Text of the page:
At least one of Bill Heard Enterprises stores reopened today, apparently under new ownership.
Heards store in Sugar Land, Texas, is under new ownership, said a woman who answered the dealerships phone. The employees of the store do not know the name of their new owner or the new name of the Chevrolet dealership, the woman said.
Other Heard stores are rumored to have interested buyers, but no announcements have been made today.
Bill Heard Enterprises, the worlds top-selling Chevrolet dealership group, announced Wednesday, Sept. 24, that it was closing its 13 stores, including the Sugar Land dealership.
High fuel prices, canceled floorplans from GMAC Financial Services, a reliance on sales of pickups and SUVs, a soft national economy and struggles in local markets had troubled the company, which on Sept. 12 closed its store in Scottsdale, Ariz.
The company had worked to develop and implement a strategy and a course of action that would enable it to operate successfully, a company statement said. However, the conditions necessary to sustain the business through the current challenges were not present.
General Motors may not seek to reopen Chevrolet stores in all the markets of the closed Bill Heard Enterprises stores, GM spokesman Susan Garontakos told Automotive News.
GM is hoping to increase dealership consolidation, possibly closing up to 400 stores in 2008, Mark LaNeve, GM vice president of North America vehicle sales, told Automotive News last week.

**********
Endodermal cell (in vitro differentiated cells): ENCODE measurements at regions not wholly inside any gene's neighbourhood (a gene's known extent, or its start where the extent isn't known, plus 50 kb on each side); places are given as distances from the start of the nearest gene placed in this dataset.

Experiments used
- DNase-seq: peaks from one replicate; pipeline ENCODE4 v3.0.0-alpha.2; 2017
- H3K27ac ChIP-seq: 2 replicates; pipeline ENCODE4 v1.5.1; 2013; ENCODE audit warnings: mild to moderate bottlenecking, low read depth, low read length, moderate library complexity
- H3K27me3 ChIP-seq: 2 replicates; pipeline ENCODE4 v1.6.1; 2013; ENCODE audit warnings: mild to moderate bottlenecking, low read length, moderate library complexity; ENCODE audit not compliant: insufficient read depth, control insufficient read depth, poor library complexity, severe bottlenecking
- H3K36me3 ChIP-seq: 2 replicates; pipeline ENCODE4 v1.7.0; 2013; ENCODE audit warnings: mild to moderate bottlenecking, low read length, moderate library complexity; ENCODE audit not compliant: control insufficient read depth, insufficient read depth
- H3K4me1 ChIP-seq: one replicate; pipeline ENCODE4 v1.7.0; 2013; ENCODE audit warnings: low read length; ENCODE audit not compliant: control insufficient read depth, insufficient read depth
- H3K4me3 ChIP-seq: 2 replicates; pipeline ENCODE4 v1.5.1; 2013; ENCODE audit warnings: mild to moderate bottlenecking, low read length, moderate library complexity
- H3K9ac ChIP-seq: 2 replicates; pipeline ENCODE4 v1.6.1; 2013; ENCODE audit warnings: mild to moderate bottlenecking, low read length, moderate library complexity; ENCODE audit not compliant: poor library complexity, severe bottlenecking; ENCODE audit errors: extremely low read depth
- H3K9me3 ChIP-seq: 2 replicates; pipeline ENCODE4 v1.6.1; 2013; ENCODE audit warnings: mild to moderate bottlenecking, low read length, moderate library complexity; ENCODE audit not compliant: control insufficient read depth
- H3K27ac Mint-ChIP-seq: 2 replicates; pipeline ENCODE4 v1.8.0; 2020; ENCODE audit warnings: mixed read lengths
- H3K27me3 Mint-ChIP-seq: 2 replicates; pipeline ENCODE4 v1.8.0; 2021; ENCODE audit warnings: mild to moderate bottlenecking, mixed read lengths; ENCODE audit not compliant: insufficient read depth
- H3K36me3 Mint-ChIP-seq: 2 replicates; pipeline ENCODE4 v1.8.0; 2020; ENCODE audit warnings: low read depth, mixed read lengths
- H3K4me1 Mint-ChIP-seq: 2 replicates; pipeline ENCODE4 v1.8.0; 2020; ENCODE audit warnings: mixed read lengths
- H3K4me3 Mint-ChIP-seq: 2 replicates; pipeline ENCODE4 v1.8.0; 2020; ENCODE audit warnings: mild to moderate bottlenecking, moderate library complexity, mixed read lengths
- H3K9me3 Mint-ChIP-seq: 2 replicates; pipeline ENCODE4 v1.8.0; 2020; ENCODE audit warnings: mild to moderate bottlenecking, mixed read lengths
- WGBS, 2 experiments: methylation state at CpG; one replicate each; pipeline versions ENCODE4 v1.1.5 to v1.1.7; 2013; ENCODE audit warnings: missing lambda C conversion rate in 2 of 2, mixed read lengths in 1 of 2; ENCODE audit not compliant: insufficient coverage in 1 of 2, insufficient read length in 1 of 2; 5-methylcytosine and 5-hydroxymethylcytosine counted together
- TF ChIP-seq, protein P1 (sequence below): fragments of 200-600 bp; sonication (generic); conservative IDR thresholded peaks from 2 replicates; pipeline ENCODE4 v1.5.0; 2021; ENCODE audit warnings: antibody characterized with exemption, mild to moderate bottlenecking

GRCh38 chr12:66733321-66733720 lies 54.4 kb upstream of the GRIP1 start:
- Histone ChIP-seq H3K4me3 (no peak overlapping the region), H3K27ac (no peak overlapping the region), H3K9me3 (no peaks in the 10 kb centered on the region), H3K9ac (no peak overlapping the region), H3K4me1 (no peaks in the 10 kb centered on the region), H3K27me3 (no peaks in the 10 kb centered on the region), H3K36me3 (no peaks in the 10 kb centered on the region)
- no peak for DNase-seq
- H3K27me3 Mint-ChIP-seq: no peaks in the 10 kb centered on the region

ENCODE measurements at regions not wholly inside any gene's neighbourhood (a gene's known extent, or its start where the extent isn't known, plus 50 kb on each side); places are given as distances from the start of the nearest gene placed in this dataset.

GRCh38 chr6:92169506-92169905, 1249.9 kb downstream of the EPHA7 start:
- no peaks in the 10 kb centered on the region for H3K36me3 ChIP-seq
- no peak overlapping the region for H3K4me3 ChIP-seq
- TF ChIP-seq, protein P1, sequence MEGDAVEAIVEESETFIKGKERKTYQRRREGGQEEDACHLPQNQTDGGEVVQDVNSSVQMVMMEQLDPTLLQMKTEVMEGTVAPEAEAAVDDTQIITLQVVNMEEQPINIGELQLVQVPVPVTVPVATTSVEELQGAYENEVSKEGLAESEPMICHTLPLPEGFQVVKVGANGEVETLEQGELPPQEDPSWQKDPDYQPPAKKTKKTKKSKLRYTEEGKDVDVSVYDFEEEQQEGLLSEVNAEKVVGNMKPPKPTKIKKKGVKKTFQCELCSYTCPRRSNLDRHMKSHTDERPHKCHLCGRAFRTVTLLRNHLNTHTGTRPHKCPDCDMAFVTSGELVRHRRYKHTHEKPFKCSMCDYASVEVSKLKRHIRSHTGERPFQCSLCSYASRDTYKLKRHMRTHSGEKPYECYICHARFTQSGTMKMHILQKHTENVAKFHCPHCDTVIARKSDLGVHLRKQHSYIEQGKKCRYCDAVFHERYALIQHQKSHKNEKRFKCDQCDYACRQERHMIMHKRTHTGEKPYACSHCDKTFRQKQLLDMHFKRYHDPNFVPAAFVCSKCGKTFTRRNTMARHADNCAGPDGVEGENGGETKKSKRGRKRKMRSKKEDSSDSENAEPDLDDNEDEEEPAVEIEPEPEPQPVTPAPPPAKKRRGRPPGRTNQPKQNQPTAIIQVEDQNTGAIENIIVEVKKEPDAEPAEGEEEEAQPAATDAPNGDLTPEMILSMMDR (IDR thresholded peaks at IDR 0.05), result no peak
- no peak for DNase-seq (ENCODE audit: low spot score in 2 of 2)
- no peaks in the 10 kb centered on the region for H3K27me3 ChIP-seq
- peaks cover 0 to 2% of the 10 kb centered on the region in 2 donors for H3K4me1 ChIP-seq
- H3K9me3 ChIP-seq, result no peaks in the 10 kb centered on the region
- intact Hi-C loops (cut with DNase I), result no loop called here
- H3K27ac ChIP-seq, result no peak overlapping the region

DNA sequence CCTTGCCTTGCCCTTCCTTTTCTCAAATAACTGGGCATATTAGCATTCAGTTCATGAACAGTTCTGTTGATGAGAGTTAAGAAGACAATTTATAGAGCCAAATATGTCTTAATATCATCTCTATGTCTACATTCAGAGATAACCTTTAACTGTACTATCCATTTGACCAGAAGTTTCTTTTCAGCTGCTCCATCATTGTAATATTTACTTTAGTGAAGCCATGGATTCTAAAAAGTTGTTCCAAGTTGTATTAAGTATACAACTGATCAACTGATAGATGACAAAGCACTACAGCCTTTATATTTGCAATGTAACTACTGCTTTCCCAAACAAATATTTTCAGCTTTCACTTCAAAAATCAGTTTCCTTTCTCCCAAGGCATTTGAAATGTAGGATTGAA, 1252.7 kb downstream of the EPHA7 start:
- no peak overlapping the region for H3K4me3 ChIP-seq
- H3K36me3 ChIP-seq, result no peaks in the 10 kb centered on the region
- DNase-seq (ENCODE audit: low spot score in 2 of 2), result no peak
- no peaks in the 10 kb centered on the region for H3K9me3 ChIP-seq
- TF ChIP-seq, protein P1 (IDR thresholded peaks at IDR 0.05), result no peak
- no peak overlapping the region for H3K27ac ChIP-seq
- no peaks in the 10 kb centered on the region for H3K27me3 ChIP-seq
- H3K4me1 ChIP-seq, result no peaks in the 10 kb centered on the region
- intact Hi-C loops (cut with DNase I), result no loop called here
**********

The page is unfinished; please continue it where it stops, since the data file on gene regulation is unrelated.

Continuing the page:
We would still look at each (Bill Heard) dealership, case by case, to understand the profitability and throughput at those dealerships and understand whether we need to keep it as an open point or consolidate it with another Chevrolet dealership in that area, Garontakos said.
GMs market research has led the automaker to plan to reopen the Scottsdale store, she said.
That was still a viable point, Garontakos said. Theres always the possibility that we might choose to consolidate that point with another dealership in that area, but right now we know that we need to keep the Chevrolet representation there.
In the end, Bill Heard Enterprises closed because it could not raise operating capital and did not secure floorplan financing, said a source familiar with the situation who spoke on the condition of anonymity.
Bill Heard Enterprises employed about 2,700 at Chevrolet stores in Alabama, Florida, Georgia, Nevada, Tennessee and Texas, the company said. One Georgia store also sold Cadillacs and Saabs.
No bankruptcy filing is on record related to the closings.
Heard had a history of legal trouble for alleged misleading advertising. For instance, the Georgia Governors Office of Consumer Affairs was seeking to nail Bill Heard Enterprises with possibly more than $50 million in penalties for deceptive marketing and alleged signature forgery. That suit will fall through if the company declares bankruptcy, said Consumer Affairs spokesman Bill Cloud.
Bill Heard Enterprises, of Columbus, Ga., ranks No. 13 on the Automotive News list of the top 125 U.S. dealership groups, with 2007 group revenue of $2.13 billion.
Amy Wilson contributed to this report